I Survived Vietnam. Will I Survive This Pandemic?


“SARNANO, Italy — A very long time ago, I was one of more than two million American men and women who served their country in Vietnam. We fought; too many of us became casualties and died. We were gone from home and half forgotten, living and dying in an alternative reality. It was chance that determined survival: which unit required replacements, what transportation was available that day, where the fighting was heaviest and needed support — as random as a typewriter keyboard strike, the list of names carried in a sergeant’s shirt pocket, even a person’s height, which might determine the weapon you carried and where you were placed in the line on patrol. Some of us felt friends would get you through; others knew that being alone was safer, with less feeling and connection. In the end it was chance. The numbers could be improved but not enough to offset random death. The process of division created us and them, those who walked home and those who were carried. Now I live in a small hill town in Italy, constructed with old walls to keep out strangers and the Black Death. The country, like the United States, has been hit hard by the coronavirus outbreak, and I cannot help thinking how much the experience echoes Vietnam — a comparison brought sharply into focus in recent days, as the number of Americans killed by Covid-19 shot past the number killed in Southeast Asia, a half century ago. … It was the same in Vietnam. I remember nicknames and, sometimes, the last names of people who fell and left the war, the war we owned. Today I see images on a screen, dates on taped paper scraps with details fixed to coffins and body bags or bedsheets wrapped about bodies. The coal darkness of a closed refrigerated trailer; the dead laid on the floor in an empty hospital room. I am more separated than sympathetic. All this caused by a cough, a touch on cloth. Accidents and chance. These things I remember. Walking down a street in Saigon, listening to silence, waiting for a sound to tell you someone was approaching with weapon in hand. Fear rising in your throat as you decide where to move. Lying on a beach, looking at the sky and wondering if something will kill you from the blue. Looking at the child approaching, carrying a knife, a grenade or just hatred. …”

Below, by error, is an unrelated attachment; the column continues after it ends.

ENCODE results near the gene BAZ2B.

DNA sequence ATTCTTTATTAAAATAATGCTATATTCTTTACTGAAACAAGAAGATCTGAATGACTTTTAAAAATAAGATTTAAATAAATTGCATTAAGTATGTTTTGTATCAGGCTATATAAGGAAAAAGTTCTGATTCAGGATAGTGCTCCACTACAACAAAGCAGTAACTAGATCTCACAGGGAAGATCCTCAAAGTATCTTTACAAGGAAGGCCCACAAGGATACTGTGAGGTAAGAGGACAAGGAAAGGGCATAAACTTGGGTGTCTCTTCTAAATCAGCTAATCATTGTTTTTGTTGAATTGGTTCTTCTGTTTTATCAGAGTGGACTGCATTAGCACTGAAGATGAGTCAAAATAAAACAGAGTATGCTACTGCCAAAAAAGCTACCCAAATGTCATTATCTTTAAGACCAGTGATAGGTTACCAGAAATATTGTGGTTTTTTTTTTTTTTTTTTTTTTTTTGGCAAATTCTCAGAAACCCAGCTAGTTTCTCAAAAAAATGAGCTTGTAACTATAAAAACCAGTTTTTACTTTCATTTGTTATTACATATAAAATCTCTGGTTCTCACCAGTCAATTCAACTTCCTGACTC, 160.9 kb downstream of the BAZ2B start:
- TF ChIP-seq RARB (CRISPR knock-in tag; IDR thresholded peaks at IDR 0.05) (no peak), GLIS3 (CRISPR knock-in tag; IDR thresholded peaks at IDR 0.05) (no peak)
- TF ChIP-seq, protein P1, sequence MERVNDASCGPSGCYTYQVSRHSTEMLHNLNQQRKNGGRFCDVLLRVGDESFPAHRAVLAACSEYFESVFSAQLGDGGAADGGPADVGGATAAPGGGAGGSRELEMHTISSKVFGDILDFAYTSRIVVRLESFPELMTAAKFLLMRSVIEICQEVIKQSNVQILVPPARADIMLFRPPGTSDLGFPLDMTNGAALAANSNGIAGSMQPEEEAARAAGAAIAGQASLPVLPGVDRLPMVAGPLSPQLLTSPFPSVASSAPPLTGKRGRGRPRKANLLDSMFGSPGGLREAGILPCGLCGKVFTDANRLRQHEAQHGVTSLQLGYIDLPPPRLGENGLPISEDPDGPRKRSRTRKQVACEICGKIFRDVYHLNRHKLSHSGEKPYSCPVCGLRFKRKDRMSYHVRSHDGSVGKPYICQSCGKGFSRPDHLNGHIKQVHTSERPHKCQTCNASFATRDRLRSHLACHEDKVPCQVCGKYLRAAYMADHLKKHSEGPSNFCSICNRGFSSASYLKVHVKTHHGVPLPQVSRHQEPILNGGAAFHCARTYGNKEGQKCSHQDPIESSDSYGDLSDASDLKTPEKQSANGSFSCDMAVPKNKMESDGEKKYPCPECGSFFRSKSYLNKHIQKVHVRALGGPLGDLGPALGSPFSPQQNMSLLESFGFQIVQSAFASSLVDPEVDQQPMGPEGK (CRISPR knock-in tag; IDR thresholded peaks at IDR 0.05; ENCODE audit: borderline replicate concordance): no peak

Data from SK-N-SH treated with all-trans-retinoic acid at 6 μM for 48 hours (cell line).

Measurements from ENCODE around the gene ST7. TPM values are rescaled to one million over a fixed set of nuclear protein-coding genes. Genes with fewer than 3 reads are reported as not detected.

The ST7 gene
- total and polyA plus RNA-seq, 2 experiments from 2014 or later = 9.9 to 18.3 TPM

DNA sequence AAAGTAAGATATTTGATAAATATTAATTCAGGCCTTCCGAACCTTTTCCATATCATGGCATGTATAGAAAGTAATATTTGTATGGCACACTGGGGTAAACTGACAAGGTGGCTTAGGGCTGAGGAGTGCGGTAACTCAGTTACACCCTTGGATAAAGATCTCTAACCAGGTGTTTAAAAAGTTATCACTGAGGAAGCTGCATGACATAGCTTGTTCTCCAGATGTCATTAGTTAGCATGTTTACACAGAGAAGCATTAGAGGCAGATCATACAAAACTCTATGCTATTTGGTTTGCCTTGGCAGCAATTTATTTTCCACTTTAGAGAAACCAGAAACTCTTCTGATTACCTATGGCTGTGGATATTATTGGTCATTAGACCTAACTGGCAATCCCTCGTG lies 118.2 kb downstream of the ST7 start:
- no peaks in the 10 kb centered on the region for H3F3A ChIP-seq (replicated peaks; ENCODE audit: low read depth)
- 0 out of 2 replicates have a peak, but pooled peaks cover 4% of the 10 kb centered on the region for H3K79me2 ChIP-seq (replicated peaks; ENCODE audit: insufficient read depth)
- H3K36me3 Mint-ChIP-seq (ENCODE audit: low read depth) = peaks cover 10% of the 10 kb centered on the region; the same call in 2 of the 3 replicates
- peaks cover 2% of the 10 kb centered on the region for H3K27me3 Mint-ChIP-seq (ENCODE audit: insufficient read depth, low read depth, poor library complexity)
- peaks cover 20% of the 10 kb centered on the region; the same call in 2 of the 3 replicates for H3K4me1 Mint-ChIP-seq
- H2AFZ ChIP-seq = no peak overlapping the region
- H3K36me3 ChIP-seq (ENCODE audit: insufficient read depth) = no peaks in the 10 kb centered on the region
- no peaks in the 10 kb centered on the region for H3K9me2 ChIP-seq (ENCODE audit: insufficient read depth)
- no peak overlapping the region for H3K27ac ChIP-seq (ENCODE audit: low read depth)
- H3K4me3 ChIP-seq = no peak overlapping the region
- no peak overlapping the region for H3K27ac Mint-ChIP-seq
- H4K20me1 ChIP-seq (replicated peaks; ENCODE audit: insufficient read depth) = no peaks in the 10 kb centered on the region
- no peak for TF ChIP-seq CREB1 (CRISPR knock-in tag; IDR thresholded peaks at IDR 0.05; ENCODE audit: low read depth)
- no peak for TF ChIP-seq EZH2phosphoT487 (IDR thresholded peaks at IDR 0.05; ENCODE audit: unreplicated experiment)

NY Times
The Intercept_: In Just Months, the Coronavirus Has Killed More Americans Than 20 Years of War in Vietnam


A woman visits an empty Vietnam Veterans Memorial on April 14, 2020 in Washington, D.C.

About 1960s: Days of Rage

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This entry was posted in Henry Kissinger, Italy, Lyn. Johnson, Nixon, R. McNamara, Vietnam War and tagged , , , , , . Bookmark the permalink.

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